Daily Devotional October 22, 2020
“For his unfailing love toward those who fear him is as great as the height of the heavens above the earth” (Psalm 103:11).
A quick look around us reveals chaos of all kinds. We look for someone to blame. And we find an easy target–God. If He’s truly Sovereign, then obviously He could fix this mess...and should. However, I believe that it is not God against whom we should lay this charge, but rather our own lack of ‘fear of God.’ I am convinced that when we treat God with contempt He removes His promised intervention...and leaves us to our own devices. This is not just a problem for those who do not know God. Those of us who call ourselves Christians vehemently and automatically deny the charge, “Of course we don’t treat God with contempt!” But do we dare allow the Holy Spirit to shine His spotlight on our lives to reveal if there is any truth to this idea that we may in fact be guilty of treating God with less respect than He requires?
Showing contempt can be defined as valuing something as worthless, or withholding consideration; it can also be defined as disrespectful, such as in a court of law. The Bible recounts a story of God’s dealing with people who showed Him contempt even while in the process of reestablishing God’s rightful place among His people. The Ark of God had been captured during a battle with the Philistines and for months they paid the consequence of a plague. They decided that the only thing to do was return the Ark to the Israelites. The Israelites were of course overjoyed, but curiosity got the better of some of them. God struck down seventy men who chose to look inside the Ark. The residents of Beth Shemesh, now fearful, contacted the people of Kiriath Jearim. The Ark was then taken to Abinadab’s house where Eleazar was given the role of priestly oversight and there it stayed for twenty years; Abinadab’s household enjoyed God’s blessings during this time (1 Samuel 6).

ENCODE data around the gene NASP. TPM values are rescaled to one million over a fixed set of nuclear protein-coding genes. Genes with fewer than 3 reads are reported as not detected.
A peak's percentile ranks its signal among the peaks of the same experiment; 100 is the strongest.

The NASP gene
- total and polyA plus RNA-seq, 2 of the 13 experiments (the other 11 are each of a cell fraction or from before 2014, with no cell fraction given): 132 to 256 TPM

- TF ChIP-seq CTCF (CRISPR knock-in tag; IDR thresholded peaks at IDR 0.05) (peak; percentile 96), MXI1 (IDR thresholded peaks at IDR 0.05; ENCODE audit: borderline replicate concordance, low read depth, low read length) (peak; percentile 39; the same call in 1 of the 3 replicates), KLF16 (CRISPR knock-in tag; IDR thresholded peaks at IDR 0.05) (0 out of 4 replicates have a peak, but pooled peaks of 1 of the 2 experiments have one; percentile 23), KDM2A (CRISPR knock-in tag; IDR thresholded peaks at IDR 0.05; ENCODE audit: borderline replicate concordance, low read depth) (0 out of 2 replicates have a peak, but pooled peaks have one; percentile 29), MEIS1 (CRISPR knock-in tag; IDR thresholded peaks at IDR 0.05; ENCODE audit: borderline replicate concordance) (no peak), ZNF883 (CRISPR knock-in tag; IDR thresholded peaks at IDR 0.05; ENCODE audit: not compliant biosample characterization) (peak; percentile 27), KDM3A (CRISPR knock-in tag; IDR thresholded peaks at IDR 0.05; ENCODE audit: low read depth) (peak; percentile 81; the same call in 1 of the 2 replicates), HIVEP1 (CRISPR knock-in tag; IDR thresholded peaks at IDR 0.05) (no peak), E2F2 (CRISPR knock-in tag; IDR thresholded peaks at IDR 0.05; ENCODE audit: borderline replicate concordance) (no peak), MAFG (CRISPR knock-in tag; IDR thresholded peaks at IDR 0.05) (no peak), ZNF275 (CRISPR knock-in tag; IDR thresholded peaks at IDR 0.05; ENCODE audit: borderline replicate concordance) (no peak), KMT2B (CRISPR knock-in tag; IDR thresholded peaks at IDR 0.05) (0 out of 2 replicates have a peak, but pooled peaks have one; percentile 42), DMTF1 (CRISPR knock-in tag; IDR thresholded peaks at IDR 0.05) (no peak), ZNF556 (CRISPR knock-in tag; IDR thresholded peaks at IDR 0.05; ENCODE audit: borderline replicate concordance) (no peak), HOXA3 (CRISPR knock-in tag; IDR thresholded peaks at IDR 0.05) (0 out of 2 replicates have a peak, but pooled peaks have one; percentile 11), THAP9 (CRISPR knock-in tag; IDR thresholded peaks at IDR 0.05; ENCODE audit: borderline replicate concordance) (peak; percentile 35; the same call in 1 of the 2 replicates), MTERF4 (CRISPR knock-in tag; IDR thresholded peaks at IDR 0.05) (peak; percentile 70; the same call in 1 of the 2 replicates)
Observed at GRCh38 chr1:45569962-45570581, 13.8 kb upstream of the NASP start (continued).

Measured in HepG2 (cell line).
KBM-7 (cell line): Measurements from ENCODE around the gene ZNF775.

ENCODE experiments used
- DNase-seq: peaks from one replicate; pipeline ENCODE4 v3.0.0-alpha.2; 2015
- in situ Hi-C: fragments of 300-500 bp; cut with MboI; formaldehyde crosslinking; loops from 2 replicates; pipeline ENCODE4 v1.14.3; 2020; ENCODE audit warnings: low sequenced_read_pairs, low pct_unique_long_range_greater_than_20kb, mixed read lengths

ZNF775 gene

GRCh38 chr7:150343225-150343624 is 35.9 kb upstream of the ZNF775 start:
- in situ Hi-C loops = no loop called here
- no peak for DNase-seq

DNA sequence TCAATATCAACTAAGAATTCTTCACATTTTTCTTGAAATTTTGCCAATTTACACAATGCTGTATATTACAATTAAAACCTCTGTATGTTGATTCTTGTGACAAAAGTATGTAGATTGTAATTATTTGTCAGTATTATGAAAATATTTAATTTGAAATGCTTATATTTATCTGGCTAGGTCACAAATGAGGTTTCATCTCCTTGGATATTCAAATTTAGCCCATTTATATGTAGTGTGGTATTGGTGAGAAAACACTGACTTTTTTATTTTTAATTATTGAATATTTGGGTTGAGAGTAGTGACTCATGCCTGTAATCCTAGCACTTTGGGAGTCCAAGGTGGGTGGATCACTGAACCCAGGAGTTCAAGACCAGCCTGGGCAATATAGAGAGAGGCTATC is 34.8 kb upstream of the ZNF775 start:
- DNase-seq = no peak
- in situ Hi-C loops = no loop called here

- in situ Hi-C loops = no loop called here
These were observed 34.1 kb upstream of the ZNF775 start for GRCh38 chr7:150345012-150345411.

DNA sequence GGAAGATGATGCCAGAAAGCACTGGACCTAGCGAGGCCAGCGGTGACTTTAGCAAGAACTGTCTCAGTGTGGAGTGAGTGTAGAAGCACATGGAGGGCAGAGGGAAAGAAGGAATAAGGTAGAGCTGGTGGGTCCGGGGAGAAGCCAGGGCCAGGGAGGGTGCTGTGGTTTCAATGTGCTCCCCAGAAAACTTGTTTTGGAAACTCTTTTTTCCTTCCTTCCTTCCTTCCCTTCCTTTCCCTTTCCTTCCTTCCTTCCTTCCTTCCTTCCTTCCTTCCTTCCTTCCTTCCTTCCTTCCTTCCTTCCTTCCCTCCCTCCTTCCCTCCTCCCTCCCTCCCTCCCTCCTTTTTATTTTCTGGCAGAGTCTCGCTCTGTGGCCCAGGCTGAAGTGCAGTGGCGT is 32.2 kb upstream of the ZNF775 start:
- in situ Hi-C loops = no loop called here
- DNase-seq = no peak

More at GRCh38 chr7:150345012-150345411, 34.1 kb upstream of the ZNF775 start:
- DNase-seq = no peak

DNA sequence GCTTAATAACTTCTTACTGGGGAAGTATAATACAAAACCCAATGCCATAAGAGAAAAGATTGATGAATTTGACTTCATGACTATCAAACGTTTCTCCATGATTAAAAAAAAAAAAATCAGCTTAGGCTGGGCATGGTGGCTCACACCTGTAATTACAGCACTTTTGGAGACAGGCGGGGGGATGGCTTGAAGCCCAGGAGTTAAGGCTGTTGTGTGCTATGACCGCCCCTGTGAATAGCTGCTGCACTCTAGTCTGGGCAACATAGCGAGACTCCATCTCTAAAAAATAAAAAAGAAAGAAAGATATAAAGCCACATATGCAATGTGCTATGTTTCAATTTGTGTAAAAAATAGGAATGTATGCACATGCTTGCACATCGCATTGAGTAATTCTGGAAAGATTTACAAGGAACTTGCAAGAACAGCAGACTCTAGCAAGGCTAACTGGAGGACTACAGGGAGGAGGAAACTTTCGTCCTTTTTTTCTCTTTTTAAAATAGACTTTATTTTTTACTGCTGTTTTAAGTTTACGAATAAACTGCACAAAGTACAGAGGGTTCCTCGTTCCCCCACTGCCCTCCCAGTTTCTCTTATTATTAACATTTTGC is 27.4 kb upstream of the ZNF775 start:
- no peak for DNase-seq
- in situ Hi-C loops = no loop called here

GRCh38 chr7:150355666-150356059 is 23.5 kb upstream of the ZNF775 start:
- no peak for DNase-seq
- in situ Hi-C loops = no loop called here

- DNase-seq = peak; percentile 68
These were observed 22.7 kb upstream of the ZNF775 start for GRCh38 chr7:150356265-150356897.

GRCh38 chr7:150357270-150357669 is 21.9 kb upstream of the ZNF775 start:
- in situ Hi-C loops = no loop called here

After David became king and established Jerusalem as the royal city, he decided to move the Ark of God. 30,000 young men were gathered, a new cart was built, musicians were engaged and two of Abinadab’s sons walked with the Ark–both priests, Ahio lead the way and Uzzah followed. But at the threshing floor of Nakon, the oxen stumbled so Uzzah instinctively put out his hand to steady the Ark. He was instantly killed, much to the shock and disbelief of everyone in the procession. What had been his great fault for which God had killed him? His lack of reverence. This was no mere piece of furniture he was moving. Could it be that after twenty years of having lived with the Ark of God, Uzzah had become overly familiar? David panics and gets angry. It is obvious that his anger isn’t directed at Uzzah, but at God Himself. After all the pains David had taken to respectfully move the Ark, it hadn’t been enough! He leaves the Ark of God with Obed-Edom fearful of what would happen if he attempted to move it to Jerusalem. But within three months, David comes back with a new plan. This time he leaves nothing to chance. The Ark of God, like God Himself, must be treated with the utmost respect. This time priests were assigned to carry the Ark and for every six steps they took, David made an offering of a bull and a calf, until it reach the special tent David had made for it (2 Samuel 6).
There is an old saying, “Familiarity breeds contempt,” and Uzzah proved the saying to be true. Believers must actively work against becoming overly familiar with God. We enjoy a privileged space in history following the incarnation. We can come into God’s very throne room with confidence in our times of prayer...no sacrifice is required. We are assured of forgiveness because of Christ’s redemptive work. I can’t help but wonder, however, if our assurance and confidence has eroded our fear of God, causing us to treat Him irreverently...maybe even as not worthy of our due consideration. If this is the case, and the evidence appears overwhelming that it is, we need look no further than the mirror to find the reason for the chaos that surrounds us. Family of God, I want to encourage you today to make every effort to renew your relationship and fear of God–He is a friend, but He is also holy; a loving father and a jealous God; patient, yet swift to bring justice. We can have confidence and assurance in His love and forgiveness, but only as we remember to offer Him the respect and worship He requires.
~ Pastor Jane
First licensed for pastoral ministry in 1994, Pastor Jane Peck has served in camp and church ministries in three denominations, five provinces and in a variety of roles. Her most recent position is that of Pastor at Hope Chapel which she began in 2020. She is excited to see what God can and will do in the days to come!